You should already be practicing a consistent routine when it’s time to put baby to sleep for the night, and putting baby down for a nap should be no different. Practicing habits similar to your bedtime routine will help to signal baby’s brain that it’s time for sleep. Try a more condensed version of your usual bedtime ritual; perhaps changing baby’s diaper, reading a quick book and feeding baby in a consistent order each time.

When you can, put your child down for her nap in the same place she sleeps at night, which she’ll associate with going to sleep. If you’re travelling or away from home at naptime, be sure to pack books, a favorite blanket and anything else your child has come to associate with sleep. This will help you maintain your baby’s naptime routine no matter where you are.

 

2. Try “topping off”

If your child is still under a year old, consider “topping off” with extra formula or nursing baby right before you put them down. Whatever time your child was last fed, gently offer a short feeding to soothe baby into a post-Thanksgiving-dinner-style food coma.

If baby seems to be dozing off during a feeding and you’d like to coax her into a longer nap, pause feeding and play quietly for a bit to reinvigorate her. Then, resume feeding to boost her calorie intake and set her up for a nice post-meal snooze that will likely be longer and more restful.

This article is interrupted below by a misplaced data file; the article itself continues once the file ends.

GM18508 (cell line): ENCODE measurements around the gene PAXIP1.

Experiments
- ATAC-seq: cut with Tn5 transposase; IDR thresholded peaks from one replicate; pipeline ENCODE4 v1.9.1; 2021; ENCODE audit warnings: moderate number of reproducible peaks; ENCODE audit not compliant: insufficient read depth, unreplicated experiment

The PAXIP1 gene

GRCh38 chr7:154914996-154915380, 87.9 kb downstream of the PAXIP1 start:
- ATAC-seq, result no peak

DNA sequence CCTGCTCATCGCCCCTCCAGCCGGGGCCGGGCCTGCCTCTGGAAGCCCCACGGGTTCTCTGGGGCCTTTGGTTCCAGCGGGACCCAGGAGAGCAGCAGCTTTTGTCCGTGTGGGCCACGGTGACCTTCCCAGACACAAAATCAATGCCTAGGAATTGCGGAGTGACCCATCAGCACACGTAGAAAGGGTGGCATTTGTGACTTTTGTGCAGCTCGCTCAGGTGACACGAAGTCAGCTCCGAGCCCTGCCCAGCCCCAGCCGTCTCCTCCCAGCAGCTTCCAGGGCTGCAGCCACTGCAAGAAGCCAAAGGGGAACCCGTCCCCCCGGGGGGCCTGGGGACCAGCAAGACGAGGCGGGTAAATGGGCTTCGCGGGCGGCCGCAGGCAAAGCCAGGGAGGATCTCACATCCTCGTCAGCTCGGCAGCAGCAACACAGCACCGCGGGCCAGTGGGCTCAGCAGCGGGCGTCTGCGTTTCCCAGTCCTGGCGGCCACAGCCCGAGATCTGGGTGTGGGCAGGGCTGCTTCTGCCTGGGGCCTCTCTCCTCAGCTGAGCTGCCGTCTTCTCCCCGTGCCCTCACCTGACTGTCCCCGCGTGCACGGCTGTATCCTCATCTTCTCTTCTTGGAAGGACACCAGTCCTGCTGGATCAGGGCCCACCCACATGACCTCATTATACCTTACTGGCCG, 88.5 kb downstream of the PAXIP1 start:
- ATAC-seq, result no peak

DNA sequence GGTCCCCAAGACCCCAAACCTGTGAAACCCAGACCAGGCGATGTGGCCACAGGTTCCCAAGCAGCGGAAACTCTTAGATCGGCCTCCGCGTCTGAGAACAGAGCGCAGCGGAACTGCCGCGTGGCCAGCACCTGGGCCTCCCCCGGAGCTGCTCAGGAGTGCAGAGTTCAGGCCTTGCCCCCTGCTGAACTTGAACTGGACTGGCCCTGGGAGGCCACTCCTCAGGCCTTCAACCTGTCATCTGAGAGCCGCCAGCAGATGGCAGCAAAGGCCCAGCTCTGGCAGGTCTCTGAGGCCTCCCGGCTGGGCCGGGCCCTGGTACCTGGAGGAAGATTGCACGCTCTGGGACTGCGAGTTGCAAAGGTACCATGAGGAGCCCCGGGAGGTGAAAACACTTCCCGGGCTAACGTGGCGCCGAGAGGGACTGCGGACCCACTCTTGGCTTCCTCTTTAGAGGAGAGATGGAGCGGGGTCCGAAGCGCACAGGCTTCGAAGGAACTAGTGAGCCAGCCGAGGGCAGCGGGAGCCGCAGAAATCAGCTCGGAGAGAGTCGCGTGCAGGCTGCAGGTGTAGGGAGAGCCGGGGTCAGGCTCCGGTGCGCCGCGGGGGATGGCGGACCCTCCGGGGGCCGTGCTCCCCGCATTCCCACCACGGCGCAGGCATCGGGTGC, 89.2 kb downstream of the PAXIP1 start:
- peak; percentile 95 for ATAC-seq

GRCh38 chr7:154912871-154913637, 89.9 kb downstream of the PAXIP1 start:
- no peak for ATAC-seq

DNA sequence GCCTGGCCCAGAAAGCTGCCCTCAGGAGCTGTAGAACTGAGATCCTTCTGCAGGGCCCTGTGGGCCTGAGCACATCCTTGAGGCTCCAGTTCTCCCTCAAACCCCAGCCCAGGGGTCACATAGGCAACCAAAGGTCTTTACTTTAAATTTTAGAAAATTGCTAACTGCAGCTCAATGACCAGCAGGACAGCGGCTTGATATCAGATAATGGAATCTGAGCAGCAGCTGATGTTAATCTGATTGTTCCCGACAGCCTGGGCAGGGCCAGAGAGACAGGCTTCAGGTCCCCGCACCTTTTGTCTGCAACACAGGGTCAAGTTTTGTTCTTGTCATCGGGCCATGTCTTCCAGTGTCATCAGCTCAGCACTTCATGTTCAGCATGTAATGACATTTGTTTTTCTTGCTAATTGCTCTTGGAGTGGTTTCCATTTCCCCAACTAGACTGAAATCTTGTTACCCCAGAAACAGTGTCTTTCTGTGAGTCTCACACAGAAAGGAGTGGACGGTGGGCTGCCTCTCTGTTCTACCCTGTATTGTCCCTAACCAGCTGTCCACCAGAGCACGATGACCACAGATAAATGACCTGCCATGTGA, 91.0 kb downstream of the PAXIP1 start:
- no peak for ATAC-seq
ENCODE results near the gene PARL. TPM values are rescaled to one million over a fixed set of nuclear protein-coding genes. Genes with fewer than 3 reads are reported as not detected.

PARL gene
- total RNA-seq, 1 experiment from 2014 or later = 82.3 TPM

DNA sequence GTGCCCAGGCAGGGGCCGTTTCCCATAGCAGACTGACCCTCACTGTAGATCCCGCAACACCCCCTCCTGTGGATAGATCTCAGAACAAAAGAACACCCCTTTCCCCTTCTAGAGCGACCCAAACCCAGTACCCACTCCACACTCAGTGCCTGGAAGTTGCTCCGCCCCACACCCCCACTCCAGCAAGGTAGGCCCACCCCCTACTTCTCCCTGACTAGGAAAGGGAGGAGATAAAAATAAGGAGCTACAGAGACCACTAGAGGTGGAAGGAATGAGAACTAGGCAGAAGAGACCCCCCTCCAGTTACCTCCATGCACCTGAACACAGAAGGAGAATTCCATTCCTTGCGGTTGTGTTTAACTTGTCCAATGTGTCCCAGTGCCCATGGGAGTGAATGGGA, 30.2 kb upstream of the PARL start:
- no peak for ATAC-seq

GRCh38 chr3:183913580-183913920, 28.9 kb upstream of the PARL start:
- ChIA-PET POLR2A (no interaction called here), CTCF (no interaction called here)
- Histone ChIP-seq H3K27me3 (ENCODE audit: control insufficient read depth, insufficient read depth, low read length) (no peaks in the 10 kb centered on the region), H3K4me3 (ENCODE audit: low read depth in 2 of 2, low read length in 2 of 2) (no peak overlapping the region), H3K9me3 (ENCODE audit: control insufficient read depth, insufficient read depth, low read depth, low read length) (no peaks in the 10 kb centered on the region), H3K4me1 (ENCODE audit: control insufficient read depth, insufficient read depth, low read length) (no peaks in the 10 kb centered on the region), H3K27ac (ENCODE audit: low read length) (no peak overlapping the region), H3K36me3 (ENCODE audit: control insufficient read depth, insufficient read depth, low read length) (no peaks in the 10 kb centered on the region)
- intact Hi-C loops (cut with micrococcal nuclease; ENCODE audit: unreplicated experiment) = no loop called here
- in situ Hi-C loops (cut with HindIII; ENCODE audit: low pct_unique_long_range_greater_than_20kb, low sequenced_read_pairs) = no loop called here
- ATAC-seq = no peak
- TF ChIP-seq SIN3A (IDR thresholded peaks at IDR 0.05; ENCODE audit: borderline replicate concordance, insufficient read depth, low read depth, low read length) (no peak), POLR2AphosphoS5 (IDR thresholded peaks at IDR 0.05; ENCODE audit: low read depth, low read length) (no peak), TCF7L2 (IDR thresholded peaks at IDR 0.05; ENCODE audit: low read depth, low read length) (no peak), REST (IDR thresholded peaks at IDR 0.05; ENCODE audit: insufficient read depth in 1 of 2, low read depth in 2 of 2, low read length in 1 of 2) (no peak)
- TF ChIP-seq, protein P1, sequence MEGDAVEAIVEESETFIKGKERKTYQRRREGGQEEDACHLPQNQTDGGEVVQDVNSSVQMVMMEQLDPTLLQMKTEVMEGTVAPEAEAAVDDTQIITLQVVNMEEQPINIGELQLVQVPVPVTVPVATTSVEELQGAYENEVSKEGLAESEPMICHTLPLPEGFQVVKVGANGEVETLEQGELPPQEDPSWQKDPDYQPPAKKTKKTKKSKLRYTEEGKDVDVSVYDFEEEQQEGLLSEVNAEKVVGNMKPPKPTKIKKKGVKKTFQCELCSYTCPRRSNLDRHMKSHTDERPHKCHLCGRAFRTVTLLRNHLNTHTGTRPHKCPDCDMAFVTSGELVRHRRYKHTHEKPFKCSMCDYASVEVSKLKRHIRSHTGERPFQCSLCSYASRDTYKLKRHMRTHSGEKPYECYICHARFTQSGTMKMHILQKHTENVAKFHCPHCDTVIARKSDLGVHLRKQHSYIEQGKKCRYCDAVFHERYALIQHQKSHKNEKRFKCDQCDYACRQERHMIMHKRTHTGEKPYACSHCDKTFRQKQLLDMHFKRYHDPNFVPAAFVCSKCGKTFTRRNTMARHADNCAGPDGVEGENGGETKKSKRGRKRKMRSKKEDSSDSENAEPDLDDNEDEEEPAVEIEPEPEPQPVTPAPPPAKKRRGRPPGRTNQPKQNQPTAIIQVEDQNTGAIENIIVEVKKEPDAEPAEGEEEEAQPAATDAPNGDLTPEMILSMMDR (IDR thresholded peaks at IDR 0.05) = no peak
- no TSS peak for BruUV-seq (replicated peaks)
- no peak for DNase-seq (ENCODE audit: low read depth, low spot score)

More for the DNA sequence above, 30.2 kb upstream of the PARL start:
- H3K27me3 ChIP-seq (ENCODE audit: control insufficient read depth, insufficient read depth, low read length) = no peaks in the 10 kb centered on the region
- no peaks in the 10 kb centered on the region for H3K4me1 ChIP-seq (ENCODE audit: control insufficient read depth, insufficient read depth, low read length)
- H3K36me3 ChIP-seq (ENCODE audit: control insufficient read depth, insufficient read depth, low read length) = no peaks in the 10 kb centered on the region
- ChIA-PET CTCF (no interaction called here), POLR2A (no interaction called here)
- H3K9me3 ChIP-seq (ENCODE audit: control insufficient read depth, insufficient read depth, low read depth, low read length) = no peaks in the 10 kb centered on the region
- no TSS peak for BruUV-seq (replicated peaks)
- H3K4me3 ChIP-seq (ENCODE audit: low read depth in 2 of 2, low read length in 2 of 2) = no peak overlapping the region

3. SWADDLE

Babies flail. That’s just part of what they do! You would too if you didn’t have much

control of your arms and legs– and it would wake you up all of the time as well. If your child is still young enough to be swaddled, try wrapping baby up before a nap. Swaddling suppresses baby’s “startle reflex,” the primitive survival reflex that produces spontaneous, jerky movements and can disturb baby’s sleep.

I love swaddling. I think it works great to help baby fall asleep and stay asleep. Snuggling baby up will help provide a sense of security, and lead to a longer, more predictable nap. Swaddling will also help to prevent baby from getting distracted or stimulated through touch while you are trying to wind them down for rest.

In these summer months, keep baby comfortable in some cotton PJs and a light swaddling blanket, and the same goes for winter. Remember, babies don’t respond as sensitively to the temperature of the home as we assume they do. If you’re comfortable, chances are that baby is comfortable, too.

 

4. Keep a log